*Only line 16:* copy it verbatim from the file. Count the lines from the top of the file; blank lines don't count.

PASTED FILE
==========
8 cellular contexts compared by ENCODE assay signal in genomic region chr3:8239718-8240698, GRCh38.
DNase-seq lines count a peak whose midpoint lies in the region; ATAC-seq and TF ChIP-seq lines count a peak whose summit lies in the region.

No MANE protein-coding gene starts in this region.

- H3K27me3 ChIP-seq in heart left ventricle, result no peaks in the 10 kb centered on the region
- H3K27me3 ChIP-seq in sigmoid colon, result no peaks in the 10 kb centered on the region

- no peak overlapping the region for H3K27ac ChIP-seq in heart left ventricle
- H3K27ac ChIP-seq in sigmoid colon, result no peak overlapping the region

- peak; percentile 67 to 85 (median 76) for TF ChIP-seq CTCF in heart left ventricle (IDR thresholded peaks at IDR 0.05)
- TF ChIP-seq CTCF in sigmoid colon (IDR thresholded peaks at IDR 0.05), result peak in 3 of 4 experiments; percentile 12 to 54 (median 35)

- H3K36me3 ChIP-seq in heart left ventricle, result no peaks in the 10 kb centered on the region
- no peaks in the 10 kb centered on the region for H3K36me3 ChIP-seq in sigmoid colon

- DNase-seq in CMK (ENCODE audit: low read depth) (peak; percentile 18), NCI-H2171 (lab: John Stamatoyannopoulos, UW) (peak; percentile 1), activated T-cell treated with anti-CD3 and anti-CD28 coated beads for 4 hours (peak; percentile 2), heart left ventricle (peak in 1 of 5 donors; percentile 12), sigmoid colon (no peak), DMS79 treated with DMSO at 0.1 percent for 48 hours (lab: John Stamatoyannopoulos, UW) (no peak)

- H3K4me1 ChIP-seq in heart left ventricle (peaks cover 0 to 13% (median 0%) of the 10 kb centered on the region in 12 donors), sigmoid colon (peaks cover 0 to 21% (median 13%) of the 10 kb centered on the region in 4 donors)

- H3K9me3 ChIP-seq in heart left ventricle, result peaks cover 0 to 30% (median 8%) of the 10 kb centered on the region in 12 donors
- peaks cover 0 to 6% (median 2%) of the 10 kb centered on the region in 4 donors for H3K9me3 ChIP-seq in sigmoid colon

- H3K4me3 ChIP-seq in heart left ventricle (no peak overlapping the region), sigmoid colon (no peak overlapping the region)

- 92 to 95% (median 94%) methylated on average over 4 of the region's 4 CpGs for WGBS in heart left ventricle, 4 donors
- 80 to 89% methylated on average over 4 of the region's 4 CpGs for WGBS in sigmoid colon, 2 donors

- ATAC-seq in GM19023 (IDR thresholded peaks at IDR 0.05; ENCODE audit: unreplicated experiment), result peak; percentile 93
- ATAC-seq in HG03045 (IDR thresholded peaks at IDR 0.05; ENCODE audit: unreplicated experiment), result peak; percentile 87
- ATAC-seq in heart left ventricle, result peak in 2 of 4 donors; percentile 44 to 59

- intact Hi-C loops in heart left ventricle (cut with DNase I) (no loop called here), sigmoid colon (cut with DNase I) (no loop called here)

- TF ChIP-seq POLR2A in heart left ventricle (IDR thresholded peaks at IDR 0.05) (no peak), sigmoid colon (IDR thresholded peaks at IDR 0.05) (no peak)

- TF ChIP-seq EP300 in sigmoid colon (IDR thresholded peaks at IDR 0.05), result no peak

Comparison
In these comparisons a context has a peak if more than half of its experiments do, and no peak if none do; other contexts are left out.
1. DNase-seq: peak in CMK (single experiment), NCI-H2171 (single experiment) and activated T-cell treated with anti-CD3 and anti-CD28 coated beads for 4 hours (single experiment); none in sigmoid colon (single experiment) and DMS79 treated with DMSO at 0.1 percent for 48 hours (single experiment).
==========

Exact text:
- H3K4me3 ChIP-seq in heart left ventricle (no peak overlapping the region), sigmoid colon (no peak overlapping the region)